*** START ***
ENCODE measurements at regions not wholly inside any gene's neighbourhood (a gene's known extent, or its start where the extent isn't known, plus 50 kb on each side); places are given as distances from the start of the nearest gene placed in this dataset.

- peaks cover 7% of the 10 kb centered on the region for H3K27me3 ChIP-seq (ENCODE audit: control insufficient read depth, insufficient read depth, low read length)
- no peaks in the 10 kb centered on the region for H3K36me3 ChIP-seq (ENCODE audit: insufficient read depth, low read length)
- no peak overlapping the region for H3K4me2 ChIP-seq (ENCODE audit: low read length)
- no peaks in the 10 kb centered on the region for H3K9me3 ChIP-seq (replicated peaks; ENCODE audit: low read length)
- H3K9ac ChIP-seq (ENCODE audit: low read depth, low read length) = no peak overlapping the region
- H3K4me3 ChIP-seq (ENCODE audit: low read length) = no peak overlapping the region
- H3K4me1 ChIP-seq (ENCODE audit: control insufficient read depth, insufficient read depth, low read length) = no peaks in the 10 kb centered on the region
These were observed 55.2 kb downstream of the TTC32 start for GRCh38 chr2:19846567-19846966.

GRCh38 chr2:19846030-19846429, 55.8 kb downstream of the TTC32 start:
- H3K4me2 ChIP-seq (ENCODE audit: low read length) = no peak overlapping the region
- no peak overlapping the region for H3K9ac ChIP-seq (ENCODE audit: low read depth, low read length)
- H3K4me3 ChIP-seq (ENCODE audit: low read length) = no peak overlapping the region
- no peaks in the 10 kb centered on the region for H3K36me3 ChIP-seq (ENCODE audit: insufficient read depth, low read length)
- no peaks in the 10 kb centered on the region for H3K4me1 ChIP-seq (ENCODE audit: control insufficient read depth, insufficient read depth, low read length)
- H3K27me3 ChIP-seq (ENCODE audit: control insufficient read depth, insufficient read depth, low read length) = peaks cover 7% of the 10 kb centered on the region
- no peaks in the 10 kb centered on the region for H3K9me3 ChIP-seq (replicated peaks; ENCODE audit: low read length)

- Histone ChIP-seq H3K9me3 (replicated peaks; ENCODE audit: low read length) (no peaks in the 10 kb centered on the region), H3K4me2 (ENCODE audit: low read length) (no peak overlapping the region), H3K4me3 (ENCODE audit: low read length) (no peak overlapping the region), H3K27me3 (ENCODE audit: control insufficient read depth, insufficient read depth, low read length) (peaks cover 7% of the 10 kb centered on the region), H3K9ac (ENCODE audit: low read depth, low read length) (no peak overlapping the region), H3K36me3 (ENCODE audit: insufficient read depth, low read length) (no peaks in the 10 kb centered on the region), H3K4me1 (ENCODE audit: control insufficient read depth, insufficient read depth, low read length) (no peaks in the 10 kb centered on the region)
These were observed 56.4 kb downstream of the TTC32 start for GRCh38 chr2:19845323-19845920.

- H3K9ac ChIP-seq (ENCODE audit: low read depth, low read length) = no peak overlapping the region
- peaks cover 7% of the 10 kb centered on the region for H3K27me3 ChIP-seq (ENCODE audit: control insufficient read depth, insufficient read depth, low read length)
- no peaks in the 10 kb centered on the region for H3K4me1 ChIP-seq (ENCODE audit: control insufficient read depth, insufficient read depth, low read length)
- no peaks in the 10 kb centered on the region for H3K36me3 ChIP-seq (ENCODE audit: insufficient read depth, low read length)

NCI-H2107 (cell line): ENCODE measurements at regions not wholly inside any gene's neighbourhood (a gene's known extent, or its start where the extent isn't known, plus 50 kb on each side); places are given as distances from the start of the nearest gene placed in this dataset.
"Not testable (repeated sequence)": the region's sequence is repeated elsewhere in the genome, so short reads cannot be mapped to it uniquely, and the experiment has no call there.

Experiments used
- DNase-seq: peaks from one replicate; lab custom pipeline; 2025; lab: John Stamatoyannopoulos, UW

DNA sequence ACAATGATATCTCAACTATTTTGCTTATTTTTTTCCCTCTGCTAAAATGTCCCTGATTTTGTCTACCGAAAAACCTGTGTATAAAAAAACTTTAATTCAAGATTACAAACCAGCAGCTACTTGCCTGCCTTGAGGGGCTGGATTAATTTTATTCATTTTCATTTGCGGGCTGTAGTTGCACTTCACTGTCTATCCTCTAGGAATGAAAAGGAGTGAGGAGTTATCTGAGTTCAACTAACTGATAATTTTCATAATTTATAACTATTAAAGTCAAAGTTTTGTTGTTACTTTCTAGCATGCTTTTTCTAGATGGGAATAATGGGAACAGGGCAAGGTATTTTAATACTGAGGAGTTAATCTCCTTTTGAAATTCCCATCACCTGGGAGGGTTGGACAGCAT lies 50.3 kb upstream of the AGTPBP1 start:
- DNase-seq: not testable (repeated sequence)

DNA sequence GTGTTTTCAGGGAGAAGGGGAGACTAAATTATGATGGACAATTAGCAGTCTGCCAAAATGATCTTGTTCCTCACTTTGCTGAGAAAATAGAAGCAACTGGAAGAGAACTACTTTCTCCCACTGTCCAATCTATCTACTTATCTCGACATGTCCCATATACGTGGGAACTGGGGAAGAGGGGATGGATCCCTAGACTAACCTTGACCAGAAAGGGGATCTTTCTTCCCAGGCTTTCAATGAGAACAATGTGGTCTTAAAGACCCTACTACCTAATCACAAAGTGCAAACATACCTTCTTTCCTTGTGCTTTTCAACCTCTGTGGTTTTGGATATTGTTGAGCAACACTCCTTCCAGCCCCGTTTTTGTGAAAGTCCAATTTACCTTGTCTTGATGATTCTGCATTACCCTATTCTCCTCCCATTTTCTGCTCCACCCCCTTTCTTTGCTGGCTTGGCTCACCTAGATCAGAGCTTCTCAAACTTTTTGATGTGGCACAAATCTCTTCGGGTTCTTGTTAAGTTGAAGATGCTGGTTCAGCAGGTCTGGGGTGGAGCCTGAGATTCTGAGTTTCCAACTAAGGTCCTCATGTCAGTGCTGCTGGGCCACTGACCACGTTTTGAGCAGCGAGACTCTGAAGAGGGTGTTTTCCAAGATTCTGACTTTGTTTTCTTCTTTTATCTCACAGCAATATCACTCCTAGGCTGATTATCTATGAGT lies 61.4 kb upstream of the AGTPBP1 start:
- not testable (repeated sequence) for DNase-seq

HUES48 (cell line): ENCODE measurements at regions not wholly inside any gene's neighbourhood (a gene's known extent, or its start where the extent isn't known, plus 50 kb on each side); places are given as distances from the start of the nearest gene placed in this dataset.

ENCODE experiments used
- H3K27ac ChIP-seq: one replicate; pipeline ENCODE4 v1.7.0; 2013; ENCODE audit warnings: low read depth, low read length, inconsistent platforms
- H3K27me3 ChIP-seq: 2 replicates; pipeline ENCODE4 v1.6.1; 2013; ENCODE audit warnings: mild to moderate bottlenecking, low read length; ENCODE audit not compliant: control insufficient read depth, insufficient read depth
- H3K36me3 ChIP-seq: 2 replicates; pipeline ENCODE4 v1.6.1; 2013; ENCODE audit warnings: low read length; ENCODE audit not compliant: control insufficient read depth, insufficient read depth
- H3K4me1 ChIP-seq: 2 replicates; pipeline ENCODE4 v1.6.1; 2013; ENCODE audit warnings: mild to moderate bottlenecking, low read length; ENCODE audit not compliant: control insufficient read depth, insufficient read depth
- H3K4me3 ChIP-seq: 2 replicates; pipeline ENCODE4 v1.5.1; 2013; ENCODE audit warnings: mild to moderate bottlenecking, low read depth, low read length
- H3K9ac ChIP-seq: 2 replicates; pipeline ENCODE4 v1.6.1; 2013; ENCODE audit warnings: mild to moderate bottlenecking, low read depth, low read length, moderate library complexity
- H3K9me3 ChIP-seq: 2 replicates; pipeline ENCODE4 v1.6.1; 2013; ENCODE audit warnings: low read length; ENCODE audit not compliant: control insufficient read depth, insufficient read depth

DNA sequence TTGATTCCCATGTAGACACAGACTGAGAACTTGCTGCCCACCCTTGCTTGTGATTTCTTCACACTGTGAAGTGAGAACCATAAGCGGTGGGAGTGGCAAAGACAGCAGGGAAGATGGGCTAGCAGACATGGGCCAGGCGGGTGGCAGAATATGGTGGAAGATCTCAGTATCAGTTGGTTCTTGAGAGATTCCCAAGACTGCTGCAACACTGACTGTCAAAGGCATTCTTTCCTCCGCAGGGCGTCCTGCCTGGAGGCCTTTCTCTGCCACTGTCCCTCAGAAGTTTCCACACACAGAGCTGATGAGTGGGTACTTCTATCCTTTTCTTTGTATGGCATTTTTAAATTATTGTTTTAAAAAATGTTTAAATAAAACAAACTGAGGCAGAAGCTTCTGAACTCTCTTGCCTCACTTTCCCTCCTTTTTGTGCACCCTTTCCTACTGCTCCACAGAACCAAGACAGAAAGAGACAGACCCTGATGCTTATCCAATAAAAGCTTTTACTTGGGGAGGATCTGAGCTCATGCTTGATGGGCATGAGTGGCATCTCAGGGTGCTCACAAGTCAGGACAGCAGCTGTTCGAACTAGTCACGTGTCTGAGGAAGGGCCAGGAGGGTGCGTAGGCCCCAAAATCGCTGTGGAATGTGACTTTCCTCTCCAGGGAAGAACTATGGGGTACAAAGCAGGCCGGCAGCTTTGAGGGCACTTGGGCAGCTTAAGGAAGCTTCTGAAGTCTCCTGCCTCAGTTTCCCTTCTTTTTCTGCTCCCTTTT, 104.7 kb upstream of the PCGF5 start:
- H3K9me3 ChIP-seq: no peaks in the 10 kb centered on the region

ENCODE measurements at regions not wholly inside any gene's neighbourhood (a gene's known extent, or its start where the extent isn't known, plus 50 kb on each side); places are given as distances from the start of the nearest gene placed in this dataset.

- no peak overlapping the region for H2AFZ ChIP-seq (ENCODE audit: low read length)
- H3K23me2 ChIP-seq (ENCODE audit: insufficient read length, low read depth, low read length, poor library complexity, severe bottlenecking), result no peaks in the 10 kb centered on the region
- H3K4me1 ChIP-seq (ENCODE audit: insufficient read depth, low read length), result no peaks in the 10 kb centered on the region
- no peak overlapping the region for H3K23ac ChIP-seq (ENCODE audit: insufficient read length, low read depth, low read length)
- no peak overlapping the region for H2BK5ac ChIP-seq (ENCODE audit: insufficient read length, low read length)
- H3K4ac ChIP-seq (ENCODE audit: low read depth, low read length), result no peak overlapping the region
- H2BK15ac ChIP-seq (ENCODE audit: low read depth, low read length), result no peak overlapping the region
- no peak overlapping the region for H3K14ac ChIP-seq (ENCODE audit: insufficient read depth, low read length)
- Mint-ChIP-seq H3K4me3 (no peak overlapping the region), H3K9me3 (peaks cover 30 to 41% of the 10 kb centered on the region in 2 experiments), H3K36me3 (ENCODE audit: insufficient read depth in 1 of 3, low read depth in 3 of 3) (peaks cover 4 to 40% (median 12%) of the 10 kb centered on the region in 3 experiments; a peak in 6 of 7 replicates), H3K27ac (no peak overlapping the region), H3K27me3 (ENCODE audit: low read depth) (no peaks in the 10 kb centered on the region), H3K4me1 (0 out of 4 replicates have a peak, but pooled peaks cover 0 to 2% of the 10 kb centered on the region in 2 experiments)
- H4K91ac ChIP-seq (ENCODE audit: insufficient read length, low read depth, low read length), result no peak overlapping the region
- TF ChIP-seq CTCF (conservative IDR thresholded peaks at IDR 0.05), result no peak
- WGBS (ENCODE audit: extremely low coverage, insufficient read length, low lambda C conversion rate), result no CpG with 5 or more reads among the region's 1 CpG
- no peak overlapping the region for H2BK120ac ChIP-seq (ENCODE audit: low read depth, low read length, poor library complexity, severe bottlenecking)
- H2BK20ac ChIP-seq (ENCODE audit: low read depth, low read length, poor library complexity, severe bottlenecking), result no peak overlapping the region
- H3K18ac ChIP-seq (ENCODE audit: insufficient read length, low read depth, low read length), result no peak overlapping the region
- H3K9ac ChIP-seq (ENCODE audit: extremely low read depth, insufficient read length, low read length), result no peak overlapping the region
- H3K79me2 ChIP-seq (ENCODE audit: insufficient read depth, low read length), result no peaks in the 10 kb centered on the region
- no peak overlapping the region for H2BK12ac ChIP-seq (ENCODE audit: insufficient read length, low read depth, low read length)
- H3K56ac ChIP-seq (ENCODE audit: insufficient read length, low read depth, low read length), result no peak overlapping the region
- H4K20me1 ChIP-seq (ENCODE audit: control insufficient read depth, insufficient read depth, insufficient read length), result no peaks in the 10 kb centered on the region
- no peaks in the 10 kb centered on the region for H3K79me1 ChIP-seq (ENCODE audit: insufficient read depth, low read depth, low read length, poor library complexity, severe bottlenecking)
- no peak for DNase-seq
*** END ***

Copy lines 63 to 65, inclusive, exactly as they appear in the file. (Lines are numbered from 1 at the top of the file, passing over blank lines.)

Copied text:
- H4K20me1 ChIP-seq (ENCODE audit: control insufficient read depth, insufficient read depth, insufficient read length), result no peaks in the 10 kb centered on the region
- no peaks in the 10 kb centered on the region for H3K79me1 ChIP-seq (ENCODE audit: insufficient read depth, low read depth, low read length, poor library complexity, severe bottlenecking)
- no peak for DNase-seq